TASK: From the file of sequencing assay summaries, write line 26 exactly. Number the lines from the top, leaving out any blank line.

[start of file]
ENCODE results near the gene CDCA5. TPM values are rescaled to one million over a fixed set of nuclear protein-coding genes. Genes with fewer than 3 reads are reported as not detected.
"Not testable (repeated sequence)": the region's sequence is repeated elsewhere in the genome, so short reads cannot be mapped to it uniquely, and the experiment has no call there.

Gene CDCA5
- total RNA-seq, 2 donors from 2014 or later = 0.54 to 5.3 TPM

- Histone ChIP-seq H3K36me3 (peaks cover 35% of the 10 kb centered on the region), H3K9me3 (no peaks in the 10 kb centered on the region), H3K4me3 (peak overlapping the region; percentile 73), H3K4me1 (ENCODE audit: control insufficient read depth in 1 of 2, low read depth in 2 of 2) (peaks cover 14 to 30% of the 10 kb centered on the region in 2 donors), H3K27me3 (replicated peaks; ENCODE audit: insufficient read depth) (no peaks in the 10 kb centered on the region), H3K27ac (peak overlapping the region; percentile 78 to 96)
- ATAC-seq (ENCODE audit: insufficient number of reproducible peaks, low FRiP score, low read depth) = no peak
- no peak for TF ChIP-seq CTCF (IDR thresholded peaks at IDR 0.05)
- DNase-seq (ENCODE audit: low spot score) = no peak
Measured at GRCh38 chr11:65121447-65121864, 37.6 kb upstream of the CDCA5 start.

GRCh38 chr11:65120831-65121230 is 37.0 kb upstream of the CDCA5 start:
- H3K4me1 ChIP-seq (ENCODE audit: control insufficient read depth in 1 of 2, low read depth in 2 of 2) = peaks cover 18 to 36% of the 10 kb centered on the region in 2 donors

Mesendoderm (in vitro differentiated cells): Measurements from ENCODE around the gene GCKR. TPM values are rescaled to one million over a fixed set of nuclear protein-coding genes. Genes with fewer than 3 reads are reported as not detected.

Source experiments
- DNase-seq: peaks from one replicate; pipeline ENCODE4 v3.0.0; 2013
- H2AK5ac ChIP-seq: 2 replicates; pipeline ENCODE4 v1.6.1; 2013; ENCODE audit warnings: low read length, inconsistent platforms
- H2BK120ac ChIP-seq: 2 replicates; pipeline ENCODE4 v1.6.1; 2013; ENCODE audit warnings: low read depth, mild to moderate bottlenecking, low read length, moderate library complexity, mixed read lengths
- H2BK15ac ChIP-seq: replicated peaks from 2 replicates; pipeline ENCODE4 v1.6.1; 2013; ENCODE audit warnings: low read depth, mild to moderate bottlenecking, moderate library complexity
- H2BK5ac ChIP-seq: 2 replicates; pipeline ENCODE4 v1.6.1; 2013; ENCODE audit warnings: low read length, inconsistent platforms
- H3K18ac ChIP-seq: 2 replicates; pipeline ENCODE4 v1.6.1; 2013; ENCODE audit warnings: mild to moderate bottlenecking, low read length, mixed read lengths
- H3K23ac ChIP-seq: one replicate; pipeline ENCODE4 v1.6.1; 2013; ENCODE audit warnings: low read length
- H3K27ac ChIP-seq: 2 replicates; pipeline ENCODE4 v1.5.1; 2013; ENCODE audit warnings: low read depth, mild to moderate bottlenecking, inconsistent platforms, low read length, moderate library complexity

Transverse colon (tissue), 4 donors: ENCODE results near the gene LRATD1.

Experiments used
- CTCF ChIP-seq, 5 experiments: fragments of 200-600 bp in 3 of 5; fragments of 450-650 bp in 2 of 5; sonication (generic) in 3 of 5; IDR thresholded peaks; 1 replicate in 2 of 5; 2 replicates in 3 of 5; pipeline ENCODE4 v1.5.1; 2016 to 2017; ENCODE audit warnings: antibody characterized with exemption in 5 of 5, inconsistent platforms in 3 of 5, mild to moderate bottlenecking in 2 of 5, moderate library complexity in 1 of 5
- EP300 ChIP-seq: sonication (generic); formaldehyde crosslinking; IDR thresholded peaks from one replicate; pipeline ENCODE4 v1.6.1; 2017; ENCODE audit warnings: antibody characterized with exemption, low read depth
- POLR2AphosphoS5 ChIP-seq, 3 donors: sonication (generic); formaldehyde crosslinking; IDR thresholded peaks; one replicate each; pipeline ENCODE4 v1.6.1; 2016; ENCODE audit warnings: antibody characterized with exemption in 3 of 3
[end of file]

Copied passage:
- POLR2AphosphoS5 ChIP-seq, 3 donors: sonication (generic); formaldehyde crosslinking; IDR thresholded peaks; one replicate each; pipeline ENCODE4 v1.6.1; 2016; ENCODE audit warnings: antibody characterized with exemption in 3 of 3